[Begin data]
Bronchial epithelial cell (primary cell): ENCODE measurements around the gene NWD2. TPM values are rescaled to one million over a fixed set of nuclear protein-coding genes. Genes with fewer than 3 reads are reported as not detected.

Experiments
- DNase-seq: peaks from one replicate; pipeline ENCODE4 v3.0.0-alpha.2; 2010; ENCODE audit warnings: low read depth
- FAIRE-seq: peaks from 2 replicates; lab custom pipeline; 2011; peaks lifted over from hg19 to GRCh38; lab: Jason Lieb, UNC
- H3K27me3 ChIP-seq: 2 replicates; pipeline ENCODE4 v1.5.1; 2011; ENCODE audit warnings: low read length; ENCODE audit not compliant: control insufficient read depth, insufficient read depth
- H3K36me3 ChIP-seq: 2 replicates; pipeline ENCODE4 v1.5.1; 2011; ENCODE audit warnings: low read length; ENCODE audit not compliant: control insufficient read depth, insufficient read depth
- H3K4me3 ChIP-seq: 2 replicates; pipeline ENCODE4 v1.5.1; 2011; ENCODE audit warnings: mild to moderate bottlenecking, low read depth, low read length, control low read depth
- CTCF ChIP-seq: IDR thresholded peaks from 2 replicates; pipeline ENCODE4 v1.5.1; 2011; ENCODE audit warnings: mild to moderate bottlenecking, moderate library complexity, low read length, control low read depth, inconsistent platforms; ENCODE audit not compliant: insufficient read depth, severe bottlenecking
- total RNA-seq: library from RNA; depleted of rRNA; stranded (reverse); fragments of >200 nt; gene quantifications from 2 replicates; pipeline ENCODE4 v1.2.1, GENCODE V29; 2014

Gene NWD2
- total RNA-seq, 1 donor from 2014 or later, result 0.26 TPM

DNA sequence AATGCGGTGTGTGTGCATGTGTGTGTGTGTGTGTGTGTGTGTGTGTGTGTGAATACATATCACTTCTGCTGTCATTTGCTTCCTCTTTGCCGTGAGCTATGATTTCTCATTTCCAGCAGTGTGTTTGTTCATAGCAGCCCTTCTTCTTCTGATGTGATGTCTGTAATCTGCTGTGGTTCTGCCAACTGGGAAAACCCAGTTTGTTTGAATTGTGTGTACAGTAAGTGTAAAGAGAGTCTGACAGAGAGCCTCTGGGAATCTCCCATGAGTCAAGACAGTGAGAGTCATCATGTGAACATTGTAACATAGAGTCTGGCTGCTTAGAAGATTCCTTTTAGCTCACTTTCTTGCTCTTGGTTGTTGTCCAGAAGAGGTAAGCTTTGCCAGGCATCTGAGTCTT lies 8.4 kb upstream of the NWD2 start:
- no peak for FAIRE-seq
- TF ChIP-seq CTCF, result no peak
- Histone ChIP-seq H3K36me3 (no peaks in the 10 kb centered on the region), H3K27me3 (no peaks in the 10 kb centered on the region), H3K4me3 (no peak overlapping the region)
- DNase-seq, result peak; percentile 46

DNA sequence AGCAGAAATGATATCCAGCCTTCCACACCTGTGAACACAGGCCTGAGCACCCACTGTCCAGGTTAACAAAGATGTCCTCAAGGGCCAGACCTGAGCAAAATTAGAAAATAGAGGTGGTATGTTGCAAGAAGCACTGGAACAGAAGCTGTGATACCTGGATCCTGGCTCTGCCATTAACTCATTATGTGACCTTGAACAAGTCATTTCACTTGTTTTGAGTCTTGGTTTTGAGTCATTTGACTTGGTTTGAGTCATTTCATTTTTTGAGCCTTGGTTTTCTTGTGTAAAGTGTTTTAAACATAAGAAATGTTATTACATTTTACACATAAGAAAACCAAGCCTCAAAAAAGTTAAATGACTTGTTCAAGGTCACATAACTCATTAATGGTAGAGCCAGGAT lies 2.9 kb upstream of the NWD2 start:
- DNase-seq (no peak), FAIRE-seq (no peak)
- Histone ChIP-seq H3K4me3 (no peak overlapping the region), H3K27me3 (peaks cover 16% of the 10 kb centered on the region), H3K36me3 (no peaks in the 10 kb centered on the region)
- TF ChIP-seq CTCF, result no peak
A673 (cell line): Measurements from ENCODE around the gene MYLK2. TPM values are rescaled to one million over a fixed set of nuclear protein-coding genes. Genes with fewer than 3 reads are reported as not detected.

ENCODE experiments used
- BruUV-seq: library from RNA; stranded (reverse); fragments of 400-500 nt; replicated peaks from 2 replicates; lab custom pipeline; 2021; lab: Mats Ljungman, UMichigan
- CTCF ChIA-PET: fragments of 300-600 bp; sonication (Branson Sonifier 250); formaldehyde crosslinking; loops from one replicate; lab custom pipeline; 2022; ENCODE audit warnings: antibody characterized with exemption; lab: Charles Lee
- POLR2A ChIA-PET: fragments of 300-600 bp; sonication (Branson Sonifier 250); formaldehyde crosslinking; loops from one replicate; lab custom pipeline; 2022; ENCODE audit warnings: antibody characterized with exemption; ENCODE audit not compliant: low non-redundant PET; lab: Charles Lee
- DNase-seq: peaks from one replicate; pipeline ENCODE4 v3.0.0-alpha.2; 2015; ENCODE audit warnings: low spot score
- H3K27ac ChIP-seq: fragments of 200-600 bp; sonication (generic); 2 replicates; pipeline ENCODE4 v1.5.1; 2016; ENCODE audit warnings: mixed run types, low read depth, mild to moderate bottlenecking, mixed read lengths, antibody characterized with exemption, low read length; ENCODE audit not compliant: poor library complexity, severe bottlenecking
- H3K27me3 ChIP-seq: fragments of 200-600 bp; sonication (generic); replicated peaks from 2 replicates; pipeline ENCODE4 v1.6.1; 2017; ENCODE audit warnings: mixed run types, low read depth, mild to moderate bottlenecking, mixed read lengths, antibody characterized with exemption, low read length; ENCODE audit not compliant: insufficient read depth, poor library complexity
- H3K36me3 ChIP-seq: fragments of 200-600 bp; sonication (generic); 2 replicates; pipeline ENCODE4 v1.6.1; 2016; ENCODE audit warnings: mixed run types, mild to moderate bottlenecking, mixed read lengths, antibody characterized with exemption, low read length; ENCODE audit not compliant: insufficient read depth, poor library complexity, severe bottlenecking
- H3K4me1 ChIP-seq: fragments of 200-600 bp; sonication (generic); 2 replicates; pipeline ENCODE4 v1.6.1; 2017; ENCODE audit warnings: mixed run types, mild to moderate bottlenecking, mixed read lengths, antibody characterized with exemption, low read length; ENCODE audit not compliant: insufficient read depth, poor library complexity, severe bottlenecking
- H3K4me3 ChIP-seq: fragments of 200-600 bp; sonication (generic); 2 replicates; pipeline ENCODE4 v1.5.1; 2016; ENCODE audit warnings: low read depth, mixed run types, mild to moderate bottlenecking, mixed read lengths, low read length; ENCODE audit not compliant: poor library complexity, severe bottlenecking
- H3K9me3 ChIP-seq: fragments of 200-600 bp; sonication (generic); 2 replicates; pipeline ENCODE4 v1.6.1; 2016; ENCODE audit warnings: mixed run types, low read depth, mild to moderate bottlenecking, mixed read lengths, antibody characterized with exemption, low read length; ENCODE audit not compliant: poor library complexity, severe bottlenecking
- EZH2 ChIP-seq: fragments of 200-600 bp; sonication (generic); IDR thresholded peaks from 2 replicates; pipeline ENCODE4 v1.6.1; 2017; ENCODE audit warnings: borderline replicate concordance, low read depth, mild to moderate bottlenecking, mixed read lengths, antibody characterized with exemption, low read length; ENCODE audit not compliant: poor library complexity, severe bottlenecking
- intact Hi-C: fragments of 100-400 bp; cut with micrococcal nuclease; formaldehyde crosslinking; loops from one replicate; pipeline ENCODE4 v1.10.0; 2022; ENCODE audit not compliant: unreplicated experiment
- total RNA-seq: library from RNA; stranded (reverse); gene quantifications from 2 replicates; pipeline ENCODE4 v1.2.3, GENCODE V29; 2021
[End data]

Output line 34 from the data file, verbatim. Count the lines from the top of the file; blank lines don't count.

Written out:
- intact Hi-C: fragments of 100-400 bp; cut with micrococcal nuclease; formaldehyde crosslinking; loops from one replicate; pipeline ENCODE4 v1.10.0; 2022; ENCODE audit not compliant: unreplicated experiment